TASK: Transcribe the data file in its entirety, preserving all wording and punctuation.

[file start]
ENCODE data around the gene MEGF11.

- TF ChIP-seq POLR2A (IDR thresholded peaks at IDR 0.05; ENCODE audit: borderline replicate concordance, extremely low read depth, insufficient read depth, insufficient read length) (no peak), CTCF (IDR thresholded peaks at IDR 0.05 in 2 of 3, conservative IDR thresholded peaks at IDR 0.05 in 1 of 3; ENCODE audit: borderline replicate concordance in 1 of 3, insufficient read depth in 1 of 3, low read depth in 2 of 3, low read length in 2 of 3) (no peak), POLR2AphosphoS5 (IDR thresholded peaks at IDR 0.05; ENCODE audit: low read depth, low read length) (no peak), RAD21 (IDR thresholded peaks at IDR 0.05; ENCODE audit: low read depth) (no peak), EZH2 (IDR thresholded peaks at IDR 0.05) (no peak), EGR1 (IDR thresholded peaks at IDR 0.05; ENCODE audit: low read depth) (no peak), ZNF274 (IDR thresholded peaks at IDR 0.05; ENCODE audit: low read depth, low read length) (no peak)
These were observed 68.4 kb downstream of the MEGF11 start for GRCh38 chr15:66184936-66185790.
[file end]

ENCODE data around the gene MEGF11.

- TF ChIP-seq POLR2A (IDR thresholded peaks at IDR 0.05; ENCODE audit: borderline replicate concordance, extremely low read depth, insufficient read depth, insufficient read length) (no peak), CTCF (IDR thresholded peaks at IDR 0.05 in 2 of 3, conservative IDR thresholded peaks at IDR 0.05 in 1 of 3; ENCODE audit: borderline replicate concordance in 1 of 3, insufficient read depth in 1 of 3, low read depth in 2 of 3, low read length in 2 of 3) (no peak), POLR2AphosphoS5 (IDR thresholded peaks at IDR 0.05; ENCODE audit: low read depth, low read length) (no peak), RAD21 (IDR thresholded peaks at IDR 0.05; ENCODE audit: low read depth) (no peak), EZH2 (IDR thresholded peaks at IDR 0.05) (no peak), EGR1 (IDR thresholded peaks at IDR 0.05; ENCODE audit: low read depth) (no peak), ZNF274 (IDR thresholded peaks at IDR 0.05; ENCODE audit: low read depth, low read length) (no peak)
These were observed 68.4 kb downstream of the MEGF11 start for GRCh38 chr15:66184936-66185790.